CC: To my son? Absolutely. Yeah and my son actually finished his master's degree in California and did a great job there. So he certainly has a serious student 65:00kind of perspective, I guess my wife and I passed that on to him. For me though, with my career, I have thirteen research students in my laboratory, and I advise students all over. I like to support students, graduate students, undergraduates, just like I was supported at Oshkosh. I find it really exciting and gratifying to be a mentor to undergrads and grad students. In a way it's kind of like giving back what I've learned, certainly from my professors at Oshkosh and then also in Arizona too, but I like to pass that on. It's incredibly gratifying as a teacher to see my students go on to medical school and graduate school and get PhDs and work at hi-tech companies. So yeah, I think 66:00I've learned a lot in terms of support for students. Particularly really serious students who take education and that topic really seriously. I enjoy it, I frankly really enjoy it. It's a great career, it's a great career being a teacher, I guess I should say. I really enjoy what I do.

RB: Yeah I can understand that for sure. So obviously you kind of do this in your job and career now, but what would be some strong advice you would give students today that are attending colleges?

CC: Oh, that's a really good question. I would say, have an open mind when you go to college. I mean a lot of students will go in as engineering students or they want to go to medical school or so forth. I would say have an open mind and explore diverse topics, don't be restricted entirely. For me it was certainly biology, but it was a diverse interest in biology in lots of different fields. I 67:00also try to say to take advantage of college and do some of these programs that available for abroad study, study elsewhere besides the local area. I really recommend diverse experiences. Diversity is a great thing in terms of your career regardless of if you want to become a doctor or whatever you want to do. It broadens your perspective in life and I think it gives you an advantage over people who aren't so diverse. So I would say that, and I think stay with it too. I think students entering college today, some of them are not serious and I see some students who are not very serious about it. It's a golden opportunity that not many people in the world have. I would say I would really cherish the experience and take advantage of it, everything you can while you're in college.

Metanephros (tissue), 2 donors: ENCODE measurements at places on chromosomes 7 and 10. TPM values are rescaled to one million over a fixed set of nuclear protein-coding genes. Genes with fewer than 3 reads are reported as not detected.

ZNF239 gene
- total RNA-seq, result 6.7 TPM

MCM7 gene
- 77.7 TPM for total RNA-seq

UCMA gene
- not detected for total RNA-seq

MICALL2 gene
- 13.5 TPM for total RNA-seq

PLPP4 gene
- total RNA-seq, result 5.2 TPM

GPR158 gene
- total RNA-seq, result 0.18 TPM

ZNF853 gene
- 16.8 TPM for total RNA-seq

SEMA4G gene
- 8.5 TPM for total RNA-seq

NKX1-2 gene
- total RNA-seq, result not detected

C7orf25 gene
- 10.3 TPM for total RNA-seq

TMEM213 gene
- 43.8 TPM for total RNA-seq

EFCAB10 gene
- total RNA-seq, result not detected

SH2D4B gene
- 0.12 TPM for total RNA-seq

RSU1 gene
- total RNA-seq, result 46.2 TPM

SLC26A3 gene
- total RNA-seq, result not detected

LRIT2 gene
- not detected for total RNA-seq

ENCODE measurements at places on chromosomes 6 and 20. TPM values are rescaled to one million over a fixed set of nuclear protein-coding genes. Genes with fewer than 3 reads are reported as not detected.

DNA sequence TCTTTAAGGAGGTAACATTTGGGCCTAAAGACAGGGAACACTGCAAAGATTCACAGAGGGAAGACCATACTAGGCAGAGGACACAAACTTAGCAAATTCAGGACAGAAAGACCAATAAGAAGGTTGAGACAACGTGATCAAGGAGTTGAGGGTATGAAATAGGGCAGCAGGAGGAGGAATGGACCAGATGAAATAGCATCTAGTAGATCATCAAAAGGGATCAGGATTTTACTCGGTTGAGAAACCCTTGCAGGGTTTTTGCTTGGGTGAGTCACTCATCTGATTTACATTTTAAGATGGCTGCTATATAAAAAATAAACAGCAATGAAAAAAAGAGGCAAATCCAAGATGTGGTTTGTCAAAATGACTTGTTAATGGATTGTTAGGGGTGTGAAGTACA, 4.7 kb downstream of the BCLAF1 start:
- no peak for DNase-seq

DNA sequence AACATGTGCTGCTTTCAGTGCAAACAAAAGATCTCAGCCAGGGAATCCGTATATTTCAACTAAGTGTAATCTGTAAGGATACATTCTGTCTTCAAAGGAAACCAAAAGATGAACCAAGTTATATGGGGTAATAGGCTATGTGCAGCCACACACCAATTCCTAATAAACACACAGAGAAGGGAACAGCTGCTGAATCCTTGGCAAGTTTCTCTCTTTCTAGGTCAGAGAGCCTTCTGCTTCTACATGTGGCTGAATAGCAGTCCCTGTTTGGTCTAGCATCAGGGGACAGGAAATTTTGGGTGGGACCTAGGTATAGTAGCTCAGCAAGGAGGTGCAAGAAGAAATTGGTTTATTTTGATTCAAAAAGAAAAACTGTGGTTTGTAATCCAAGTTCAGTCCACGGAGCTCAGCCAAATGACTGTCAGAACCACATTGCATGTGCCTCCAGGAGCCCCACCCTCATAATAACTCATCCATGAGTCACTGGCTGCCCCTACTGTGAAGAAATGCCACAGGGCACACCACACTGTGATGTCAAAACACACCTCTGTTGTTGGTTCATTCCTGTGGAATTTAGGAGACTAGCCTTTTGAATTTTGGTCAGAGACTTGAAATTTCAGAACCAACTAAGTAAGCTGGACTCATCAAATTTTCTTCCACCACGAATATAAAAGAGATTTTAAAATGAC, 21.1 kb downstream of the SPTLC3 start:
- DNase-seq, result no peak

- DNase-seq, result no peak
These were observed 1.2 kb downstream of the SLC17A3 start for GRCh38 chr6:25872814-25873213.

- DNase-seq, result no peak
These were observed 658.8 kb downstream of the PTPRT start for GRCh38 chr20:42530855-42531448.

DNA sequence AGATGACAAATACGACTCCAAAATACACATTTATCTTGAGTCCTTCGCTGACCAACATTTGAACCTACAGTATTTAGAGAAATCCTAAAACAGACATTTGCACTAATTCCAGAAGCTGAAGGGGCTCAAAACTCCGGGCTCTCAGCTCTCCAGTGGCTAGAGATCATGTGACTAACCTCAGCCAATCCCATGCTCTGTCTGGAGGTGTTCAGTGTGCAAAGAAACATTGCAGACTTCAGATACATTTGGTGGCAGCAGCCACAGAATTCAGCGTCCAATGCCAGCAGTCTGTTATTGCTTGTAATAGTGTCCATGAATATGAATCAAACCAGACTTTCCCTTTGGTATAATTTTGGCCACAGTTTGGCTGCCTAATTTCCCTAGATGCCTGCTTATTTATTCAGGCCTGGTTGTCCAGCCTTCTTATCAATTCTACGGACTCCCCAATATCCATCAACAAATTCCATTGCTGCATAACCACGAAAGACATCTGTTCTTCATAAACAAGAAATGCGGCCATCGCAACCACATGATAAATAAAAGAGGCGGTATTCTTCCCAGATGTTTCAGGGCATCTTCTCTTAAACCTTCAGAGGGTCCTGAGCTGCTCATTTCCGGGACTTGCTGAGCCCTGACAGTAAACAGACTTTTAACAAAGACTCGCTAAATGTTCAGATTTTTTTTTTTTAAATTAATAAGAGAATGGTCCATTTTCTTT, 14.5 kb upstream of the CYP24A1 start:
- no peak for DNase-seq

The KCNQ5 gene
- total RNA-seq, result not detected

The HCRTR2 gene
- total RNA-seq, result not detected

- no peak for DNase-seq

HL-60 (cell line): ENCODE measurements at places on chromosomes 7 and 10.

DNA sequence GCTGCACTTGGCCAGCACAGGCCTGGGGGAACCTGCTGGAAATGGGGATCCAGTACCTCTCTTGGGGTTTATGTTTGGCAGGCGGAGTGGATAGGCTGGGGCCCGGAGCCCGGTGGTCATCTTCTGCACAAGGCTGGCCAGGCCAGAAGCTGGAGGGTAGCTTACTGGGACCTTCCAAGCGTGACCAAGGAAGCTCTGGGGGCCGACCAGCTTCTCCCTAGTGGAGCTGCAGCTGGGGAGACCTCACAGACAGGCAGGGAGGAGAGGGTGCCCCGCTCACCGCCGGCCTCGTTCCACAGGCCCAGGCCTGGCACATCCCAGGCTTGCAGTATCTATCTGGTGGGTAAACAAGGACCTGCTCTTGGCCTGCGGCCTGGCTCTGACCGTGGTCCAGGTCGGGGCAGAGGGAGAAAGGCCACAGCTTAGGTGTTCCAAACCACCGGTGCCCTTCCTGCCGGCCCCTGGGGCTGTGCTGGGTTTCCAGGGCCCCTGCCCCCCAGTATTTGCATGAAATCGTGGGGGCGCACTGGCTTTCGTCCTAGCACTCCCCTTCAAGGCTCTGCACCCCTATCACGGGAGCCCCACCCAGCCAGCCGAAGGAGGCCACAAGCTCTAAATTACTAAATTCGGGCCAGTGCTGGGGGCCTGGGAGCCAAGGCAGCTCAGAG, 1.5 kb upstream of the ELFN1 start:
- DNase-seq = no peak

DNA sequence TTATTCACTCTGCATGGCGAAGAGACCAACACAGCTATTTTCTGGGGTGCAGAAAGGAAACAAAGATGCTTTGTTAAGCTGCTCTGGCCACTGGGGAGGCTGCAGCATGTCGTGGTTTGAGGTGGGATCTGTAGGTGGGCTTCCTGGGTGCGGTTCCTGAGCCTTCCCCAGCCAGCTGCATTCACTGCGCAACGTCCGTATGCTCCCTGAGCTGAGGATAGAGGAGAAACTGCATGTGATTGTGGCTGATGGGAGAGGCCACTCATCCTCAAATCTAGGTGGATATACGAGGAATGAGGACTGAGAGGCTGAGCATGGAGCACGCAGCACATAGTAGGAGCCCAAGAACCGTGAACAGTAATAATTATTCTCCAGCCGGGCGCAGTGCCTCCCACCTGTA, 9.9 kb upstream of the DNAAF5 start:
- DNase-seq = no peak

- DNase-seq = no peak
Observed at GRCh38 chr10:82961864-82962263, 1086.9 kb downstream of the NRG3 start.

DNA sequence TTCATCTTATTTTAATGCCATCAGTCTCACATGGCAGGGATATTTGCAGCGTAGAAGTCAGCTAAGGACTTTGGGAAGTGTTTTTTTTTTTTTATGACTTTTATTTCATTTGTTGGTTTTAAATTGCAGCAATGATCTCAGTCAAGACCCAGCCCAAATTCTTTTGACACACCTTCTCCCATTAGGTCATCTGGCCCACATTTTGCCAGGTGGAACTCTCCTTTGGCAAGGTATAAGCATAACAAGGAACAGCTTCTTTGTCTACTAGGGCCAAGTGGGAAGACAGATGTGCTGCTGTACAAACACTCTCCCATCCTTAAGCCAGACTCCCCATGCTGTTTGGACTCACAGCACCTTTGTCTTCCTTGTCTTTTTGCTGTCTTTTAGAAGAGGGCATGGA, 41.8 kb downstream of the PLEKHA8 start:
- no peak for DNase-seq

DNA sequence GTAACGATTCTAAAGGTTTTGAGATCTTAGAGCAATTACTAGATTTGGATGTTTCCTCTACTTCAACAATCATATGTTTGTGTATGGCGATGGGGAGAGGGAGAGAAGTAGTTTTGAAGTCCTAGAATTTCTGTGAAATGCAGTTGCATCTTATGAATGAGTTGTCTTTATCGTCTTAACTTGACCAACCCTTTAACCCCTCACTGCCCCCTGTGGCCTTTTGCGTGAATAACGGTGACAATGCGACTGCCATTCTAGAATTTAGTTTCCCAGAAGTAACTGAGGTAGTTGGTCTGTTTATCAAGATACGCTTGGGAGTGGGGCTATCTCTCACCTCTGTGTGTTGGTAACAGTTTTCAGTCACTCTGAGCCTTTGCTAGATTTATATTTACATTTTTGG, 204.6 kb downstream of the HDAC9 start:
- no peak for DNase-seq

RB: Okay yeah, that's some actually really good advice. So I think that pretty 68:00much covers for all of the questions I have, is there anything else you'd like to add before I end the recording?

CC: Yeah the only thing I'd like to add, is that I hope Oshkosh, and again I don't know the university very well and I haven't been back in a lot of years and only one day, but I hope the university supports the departments like I had. In other words,emphasizing teaching, allowing the professors to have interaction and support their students, and hire faculty that support students. I think that's really important, especially in a campus like Oshkosh where people are coming from smaller communities. I think that's really important and I think it contributes tremendously to people's careers and their perspective on life, that kind of support. Like I said, I found Oshkosh to be an absolutely wonderful supporting environment, and I hope today it still is. I assume it is, but I have 69:00to come back to the campus again soon, and maybe experience more of it.

RB: Yeah for sure, well thank you for that!